Ms. Lucy had a loyal following in the audience, and had been around for over twenty years. There were some very funny bits, and she had a very professional grasp on her material. Some of her mannerisms did remind me of Edina Monsoon, the dark-haired character in Absolutely Fabulous, especially when she got worked up, shook her dark curly hair around, and her stuff got really dirty. My favorite bit was the one where she did a dialogue of two seventy year old ladies talking trivia about fixing an air freshener, and in the midst of the dialogue she does a tickticktick of their life clock ticking on while they are wasting time with this bullshit conversation, and at the end she shouts out that they should “oil themselves up, find a twenty year old, and “take it up the ass one more time” because their time, their time!! is fucking running out…or something to that affect. 

Although she was funny, she did not knock me out. To be honest, very few female comedians have recently. I find most female comedians to be too strident, too bitchy, or too pathetic. Some of them I don’t think are funny at all, like Tina Fey.  I just don’t get what’s funny about her. She reminds me of about a hundred snotty, sarcastic, bitchy office girls I’ve worked with in the years since working my way through college.
The only female comedian I’ve ever really loved to pieces was Whoopie Goldberg. She made me laugh out loud. I loved that she was insightful and critical, but not mean. I’m so over the whole bitchy thing going on in media today. Teaching people to talk bad to each other, be mean to each other, and treat each other nasty. What is the up side to that for any of us? Sometimes, because I look on the surface like a simple old lady, I get some of this attitude from random sources (who will remain anonymous); and I think to myself, if you only knew who I really am, where I have really been, and what I’ve done, you’d be a bit more careful, because I got here after a long climb up from a very deep nasty ugly hole of a place that has nothing to do with the pretend televised tough “cool” place you guys have created in your heads.  It’s all such bullshit! Wow!…not sure where that rant came from, but believe I’ll just leave it in for your enjoyment. So, back to female comedians and popular culture in general; some of it is interesting, but a lot of it sucks. This lady didn’t suck and her natural improv with the audience was wonderful, but she was not brilliantly funny for me. Could be I just haven’t got my funny back yet, so maybe it will take a few more comedy clubs for me.
So that was Sidney, mostly. It was sunny my first day, but then turned rainy with a nip in the air. My clock was still off, so I spent a few mornings just sleeping in. Again, was nice to be in a home instead of a hotel. Thank the universe for my gal friends all over the world. They have been so generous opening their homes to me, and it has been a trip saver having these breaks from life road. I could not have done this long a trip without these breaks. A special thanks to M in Holland, S in Hong Kong, L & S in Christchurch, and S in Sidney!...Love you guys. Hope I have a home for you to visit sometime in the near future. You are all most welcome when I do.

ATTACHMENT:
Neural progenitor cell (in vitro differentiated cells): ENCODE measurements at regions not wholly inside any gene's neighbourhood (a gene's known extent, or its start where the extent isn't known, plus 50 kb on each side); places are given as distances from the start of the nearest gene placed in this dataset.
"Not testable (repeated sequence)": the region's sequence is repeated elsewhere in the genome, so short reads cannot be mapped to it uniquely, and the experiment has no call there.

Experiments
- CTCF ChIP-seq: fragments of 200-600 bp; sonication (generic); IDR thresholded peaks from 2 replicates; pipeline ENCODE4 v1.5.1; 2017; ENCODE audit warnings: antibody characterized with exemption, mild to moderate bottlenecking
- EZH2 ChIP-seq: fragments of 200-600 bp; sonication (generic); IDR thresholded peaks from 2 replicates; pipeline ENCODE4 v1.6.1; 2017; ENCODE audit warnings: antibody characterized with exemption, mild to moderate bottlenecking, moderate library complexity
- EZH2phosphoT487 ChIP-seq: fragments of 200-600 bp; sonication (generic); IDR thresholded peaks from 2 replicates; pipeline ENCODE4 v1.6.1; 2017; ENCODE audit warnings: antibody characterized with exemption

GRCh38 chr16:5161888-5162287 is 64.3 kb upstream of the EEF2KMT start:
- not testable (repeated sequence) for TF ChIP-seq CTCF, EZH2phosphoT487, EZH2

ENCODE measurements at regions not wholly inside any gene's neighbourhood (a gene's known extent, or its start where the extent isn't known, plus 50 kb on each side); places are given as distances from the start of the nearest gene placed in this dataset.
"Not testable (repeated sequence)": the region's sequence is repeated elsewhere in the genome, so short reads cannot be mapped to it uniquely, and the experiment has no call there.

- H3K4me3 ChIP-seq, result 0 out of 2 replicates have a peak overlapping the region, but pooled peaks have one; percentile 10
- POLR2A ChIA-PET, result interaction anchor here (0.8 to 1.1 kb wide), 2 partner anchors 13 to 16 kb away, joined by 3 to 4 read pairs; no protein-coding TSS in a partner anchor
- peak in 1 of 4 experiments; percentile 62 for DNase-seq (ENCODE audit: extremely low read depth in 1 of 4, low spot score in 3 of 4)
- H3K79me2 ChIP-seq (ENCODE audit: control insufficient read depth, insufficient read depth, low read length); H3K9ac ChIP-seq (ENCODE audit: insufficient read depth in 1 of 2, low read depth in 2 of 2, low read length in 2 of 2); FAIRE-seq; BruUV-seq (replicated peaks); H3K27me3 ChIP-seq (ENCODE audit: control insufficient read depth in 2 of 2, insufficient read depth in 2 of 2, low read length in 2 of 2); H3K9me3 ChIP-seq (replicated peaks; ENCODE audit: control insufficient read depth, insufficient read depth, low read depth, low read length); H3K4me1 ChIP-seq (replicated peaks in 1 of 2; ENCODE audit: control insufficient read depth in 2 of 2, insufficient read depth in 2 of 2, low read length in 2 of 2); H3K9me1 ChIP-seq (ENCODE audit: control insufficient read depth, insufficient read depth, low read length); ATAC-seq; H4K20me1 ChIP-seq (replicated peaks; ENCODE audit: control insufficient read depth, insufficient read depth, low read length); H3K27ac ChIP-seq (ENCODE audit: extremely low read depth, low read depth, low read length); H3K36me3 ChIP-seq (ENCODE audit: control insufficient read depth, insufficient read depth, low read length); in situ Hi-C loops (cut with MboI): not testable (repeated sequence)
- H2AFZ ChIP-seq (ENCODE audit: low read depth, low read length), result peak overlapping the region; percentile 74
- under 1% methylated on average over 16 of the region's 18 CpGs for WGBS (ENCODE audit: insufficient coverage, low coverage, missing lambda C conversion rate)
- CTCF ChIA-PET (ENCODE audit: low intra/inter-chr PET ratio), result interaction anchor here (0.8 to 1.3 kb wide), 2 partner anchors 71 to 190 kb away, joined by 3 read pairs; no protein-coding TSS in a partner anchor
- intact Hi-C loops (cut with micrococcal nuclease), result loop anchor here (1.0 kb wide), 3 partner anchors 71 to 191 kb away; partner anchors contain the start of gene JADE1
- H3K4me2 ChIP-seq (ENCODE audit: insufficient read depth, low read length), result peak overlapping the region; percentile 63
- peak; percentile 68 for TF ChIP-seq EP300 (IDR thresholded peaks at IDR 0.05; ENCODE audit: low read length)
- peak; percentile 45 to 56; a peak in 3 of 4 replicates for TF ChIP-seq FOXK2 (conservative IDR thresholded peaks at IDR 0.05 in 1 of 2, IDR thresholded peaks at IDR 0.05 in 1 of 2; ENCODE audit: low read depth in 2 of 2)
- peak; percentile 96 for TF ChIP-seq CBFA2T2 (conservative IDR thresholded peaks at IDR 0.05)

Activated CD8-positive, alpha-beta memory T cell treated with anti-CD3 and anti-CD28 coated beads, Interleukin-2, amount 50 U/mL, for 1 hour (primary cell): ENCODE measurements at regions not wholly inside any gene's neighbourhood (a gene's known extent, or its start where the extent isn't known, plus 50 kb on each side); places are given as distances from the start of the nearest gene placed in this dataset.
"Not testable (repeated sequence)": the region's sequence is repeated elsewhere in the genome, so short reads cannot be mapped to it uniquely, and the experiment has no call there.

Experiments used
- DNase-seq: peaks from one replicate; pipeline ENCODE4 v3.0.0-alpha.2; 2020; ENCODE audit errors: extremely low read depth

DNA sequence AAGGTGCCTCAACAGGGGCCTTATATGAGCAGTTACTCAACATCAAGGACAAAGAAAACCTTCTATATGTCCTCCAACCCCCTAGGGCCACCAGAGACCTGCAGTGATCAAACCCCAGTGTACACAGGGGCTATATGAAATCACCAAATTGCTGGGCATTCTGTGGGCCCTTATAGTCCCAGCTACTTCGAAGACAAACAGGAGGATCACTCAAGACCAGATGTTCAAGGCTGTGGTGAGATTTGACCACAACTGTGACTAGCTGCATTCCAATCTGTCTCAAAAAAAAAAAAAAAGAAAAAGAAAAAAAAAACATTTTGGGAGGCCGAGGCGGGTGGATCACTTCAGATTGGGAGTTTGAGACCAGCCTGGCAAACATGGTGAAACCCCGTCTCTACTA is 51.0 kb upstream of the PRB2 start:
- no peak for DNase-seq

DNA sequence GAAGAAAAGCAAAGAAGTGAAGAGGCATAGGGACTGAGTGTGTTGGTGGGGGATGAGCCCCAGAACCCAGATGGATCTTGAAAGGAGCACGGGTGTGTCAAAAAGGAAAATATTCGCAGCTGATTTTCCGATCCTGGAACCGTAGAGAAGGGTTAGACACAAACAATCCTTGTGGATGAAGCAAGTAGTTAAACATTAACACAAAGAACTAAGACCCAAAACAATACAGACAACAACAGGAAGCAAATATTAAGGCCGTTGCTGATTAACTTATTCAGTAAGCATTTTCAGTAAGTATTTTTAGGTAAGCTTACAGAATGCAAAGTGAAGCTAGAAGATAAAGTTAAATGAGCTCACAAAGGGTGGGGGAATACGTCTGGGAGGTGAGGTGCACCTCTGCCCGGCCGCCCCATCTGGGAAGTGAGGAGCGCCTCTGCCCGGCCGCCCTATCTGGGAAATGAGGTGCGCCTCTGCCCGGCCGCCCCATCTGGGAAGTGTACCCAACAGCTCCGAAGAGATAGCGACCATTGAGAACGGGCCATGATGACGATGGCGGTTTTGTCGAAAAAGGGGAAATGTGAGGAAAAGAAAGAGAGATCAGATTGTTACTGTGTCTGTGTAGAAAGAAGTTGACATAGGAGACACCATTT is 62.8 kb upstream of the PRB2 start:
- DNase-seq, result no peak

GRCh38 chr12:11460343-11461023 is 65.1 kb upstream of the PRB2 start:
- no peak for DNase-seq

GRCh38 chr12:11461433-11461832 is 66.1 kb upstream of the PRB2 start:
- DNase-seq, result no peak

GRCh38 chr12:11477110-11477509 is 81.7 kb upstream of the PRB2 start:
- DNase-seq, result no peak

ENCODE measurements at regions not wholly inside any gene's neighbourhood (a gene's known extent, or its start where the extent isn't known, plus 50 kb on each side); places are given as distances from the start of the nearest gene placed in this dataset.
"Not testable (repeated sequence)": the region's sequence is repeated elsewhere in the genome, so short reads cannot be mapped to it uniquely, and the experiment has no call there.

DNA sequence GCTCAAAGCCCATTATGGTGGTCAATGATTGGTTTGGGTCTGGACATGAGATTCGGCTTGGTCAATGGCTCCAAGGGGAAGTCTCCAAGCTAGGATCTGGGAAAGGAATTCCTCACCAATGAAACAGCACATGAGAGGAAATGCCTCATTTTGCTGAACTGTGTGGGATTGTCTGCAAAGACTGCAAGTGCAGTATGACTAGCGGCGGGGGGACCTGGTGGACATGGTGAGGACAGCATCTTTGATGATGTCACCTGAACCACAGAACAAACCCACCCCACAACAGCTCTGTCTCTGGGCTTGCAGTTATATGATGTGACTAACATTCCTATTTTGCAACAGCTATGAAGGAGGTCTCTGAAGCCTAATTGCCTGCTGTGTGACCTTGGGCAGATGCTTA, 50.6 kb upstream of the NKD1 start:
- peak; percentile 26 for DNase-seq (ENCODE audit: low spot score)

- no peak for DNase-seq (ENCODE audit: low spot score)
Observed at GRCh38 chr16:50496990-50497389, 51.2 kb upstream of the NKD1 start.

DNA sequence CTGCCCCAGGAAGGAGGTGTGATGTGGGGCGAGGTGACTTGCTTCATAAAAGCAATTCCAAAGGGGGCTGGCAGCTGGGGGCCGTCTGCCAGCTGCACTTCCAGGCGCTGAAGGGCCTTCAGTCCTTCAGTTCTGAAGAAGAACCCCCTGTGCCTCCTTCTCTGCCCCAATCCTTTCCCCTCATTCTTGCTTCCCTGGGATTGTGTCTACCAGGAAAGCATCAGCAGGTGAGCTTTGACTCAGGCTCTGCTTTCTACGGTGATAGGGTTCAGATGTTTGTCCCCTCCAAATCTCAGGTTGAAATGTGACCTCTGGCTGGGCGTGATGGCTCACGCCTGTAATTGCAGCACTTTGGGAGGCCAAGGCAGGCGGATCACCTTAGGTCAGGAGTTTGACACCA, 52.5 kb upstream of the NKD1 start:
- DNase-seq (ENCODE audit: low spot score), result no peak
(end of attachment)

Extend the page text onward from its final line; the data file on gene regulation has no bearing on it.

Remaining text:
I had originally planned to go to Tasmania with my friend, mainly because Kent had always wanted to go. While I was in Fiji I decided I wasn’t ready to Tas for Kent with anyone. If I went, I’d have to go on my own, and it turned out I wasn’t ready to do that either.  I had also planned to go to New Zealand, which is someplace Kent and I had planned to visit. I wanted to check out the Barrier Reef. It turned out that was a lot to do in the four and a half weeks I had, and when I got to Sydney the weather conditions were very bad. There was major flooding throughout Australia, and the train from Brisbane to Cairns was not running. I didn’t relish snorkeling around the reef in the rain, so I made a choice to buy a rail pass and fly to New Zealand for a few weeks.

Just for fun…I wrote most of this in the train station at the National Park in New Zealand waiting for the train to Wellington while sitting in a comfy big leather chair sipping hot coffee and listening to great sounds up on the top of a sacred mountain; every writer’s dream place. Really, for all my side stuff, my life couldn’t be better. I am truly blessed to be having these experience/insights, and to possibly be making THIS my new life. I added some stuff on the train from Picton to Christchurch, on the South Island. 

Another PS: University of California at Stanford sent me an email today that my application for their Writing Fellowship was denied. I’m not sure if writing is what I should be or need to be doing, and I wish some kind of crack in the wall, light in the tunnel, or hint from the gods would let me know what direction I should go in. I ask my friend what I should do, and she said just write. Kent used to say, “writer’s write”. So until I get some direction I will just continue to write. It is the one thing I’ve done longer than anything else in my life, and it is the only thing that hasn’t disappeared in the mists of the past.